Sinn Fein hits out over US's 'heavy-handed' approach to security
Sinn Fein is to go to diplomatic war with the United States after Mary Lou McDonald was subjected to "heavy-handed and very invasive" security searches while travelling home from the United States after the St Patrick's Day festivities.
The party's deputy leader described the treatment of Sinn Fein members by the US authorities as "almost off the wall".
And Gerry Adams has said that while he accepts the apology offered by the Secret Service for his detention on his way to the shamrock ceremony in the White House, he does not accept their explanation that it was due to an administrative error.
He now intends to write to the White House to complain, while Ms McDonald said she is to meet the US Ambassador to Ireland Kevin O'Malley.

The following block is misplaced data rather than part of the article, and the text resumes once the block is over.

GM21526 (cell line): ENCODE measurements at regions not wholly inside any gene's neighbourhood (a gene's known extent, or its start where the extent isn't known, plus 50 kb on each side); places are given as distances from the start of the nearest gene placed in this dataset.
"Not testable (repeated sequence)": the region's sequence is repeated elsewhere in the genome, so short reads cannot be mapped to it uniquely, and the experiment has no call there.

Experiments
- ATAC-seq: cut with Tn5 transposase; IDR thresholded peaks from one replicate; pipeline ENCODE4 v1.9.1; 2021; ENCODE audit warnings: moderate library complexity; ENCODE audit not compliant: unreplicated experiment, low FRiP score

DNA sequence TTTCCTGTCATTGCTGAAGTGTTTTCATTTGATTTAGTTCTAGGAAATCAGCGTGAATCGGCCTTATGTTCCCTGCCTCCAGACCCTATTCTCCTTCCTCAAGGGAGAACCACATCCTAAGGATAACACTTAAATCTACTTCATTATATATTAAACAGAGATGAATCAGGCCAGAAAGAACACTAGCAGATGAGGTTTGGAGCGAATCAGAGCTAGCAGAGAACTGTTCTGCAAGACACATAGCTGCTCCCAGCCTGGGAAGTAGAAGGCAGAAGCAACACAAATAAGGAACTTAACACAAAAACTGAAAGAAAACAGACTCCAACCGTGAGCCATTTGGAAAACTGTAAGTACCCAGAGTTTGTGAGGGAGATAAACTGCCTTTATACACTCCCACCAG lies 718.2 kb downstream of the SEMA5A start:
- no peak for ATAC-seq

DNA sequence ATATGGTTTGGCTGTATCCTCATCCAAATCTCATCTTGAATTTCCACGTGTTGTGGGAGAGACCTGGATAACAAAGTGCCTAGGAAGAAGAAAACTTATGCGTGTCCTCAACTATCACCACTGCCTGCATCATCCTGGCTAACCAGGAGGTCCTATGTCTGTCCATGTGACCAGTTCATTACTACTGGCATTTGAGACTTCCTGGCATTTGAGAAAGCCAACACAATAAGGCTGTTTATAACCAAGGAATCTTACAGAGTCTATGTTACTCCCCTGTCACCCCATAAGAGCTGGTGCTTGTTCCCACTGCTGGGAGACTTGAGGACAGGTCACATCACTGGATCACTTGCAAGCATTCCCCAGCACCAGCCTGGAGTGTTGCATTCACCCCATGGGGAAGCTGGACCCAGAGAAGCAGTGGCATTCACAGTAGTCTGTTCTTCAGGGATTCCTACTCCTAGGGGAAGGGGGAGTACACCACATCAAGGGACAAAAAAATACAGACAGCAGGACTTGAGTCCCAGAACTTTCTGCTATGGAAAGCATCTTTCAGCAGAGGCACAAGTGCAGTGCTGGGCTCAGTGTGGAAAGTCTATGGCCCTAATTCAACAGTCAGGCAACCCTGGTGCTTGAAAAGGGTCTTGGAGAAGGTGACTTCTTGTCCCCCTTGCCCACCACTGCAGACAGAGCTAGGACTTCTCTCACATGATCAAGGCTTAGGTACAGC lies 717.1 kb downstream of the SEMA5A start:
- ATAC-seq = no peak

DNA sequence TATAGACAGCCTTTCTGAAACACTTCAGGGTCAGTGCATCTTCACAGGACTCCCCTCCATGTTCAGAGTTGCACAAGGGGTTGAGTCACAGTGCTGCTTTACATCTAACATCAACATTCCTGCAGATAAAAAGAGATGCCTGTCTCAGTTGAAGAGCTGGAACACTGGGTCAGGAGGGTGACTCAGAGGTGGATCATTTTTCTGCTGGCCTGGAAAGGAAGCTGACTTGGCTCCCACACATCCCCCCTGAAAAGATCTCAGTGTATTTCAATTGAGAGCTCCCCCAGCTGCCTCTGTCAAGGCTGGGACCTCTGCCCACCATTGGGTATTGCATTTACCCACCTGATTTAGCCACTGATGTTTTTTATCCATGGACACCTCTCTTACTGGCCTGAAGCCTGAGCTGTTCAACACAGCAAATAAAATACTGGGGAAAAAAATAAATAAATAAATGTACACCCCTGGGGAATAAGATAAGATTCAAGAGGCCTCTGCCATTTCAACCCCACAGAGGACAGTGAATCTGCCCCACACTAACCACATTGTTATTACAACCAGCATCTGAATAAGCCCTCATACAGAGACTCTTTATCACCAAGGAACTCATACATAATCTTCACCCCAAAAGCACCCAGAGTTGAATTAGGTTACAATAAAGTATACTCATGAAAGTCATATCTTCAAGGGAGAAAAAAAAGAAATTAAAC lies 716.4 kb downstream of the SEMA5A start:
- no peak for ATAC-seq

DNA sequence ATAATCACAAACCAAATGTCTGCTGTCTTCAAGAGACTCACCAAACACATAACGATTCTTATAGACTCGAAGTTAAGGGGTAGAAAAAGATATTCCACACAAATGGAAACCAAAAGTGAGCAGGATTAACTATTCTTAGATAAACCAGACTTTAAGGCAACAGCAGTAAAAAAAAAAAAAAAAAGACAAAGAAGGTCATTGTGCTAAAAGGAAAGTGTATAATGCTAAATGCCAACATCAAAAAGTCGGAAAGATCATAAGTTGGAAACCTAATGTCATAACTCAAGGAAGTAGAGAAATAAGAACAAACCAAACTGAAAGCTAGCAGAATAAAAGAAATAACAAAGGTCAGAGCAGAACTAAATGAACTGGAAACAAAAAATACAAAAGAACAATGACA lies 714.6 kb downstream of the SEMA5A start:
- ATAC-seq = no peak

"We represent absolutely no threat to anybody and I think they know that," she said.
Controversially, Mr Adams has likened his treatment to that of civil rights campaigner Rosa Parks, claiming Sinn Fein would not sit at the back of the bus for anybody. Ms McDonald said her party were being treated unfairly year after year but the White House incident had brought the situation "to a head".
"I'll be meeting with the ambassador - we'll be talking to the authorities because this shouldn't be happening. It's completely unnecessary," said Ms McDonald.
"The administration in the US is well aware that Sinn Fein and the leadership of Sinn Fein over many years have been architects of the peace process, are a force for good, for positivity, for democracy.
"And whereas stringent security is defensible, singling people out, it seems to me simply on the basis of your political view, is not an acceptable thing to do."
Asked if a meeting with Ms McDonald had been scheduled, a spokesperson for the US Embassy said: "The ambassador is currently traveling but he meets regularly with leaders across the political spectrum."
Eamonn McCann, Page 23